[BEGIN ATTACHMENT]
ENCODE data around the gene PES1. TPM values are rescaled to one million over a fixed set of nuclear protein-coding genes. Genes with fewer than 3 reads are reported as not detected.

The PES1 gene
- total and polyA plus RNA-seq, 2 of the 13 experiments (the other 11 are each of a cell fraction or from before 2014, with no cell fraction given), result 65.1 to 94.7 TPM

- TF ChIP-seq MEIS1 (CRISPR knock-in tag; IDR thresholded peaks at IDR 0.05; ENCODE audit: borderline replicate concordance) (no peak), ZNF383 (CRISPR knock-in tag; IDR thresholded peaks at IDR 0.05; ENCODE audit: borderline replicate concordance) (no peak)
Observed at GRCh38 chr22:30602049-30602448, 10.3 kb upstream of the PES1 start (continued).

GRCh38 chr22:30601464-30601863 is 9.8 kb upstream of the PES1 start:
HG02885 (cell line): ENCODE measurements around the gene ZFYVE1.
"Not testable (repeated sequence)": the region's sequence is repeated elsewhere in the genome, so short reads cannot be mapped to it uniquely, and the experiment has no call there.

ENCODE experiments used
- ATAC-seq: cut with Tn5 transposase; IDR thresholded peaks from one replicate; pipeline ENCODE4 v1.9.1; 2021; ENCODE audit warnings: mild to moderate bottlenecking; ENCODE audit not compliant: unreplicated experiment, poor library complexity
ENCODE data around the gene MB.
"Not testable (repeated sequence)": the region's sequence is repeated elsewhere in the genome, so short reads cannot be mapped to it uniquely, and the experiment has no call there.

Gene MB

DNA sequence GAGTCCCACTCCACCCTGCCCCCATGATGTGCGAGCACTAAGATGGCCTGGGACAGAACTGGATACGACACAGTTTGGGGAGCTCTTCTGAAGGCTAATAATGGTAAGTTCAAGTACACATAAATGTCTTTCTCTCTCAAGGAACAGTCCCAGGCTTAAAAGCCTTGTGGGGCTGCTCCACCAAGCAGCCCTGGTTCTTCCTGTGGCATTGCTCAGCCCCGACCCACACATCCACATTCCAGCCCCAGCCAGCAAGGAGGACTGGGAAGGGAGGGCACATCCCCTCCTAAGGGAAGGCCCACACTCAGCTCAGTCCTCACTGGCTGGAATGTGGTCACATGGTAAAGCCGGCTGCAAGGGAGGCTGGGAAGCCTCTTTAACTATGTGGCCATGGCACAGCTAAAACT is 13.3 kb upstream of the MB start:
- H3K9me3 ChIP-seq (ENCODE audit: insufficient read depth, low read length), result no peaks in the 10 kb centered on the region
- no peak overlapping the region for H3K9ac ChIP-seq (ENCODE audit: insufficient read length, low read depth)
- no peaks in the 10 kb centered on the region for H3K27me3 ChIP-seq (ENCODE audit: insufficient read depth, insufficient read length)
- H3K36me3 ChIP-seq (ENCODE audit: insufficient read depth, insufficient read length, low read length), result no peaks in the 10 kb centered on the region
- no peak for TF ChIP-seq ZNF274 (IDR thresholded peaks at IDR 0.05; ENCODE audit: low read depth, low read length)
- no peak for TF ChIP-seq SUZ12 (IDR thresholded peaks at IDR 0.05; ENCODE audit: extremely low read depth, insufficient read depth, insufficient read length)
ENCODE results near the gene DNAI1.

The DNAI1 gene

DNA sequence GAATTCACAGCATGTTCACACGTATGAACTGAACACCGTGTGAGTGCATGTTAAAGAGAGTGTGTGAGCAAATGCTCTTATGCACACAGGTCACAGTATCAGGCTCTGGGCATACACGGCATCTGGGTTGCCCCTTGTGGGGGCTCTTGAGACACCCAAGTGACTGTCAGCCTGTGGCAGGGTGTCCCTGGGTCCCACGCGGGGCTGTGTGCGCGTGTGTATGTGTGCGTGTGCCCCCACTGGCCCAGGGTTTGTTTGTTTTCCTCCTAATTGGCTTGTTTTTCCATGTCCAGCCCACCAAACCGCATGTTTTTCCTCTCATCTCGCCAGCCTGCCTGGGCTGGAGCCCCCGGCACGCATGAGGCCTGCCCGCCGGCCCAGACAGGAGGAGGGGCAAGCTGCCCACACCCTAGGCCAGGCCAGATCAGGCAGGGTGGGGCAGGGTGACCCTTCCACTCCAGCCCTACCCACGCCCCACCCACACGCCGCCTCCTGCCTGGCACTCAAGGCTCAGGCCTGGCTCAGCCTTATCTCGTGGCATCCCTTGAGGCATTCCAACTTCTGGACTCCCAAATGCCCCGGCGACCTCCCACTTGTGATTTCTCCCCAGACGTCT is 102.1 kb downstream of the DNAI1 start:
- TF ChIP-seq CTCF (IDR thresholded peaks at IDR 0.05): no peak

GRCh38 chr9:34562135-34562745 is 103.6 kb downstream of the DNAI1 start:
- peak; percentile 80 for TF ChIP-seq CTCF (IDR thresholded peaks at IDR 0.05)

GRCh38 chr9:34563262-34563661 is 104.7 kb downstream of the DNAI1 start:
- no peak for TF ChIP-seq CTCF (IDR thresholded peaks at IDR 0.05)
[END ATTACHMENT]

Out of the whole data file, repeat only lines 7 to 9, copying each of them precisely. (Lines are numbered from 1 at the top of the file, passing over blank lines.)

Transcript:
HG02885 (cell line): ENCODE measurements around the gene ZFYVE1.
"Not testable (repeated sequence)": the region's sequence is repeated elsewhere in the genome, so short reads cannot be mapped to it uniquely, and the experiment has no call there.

ENCODE experiments used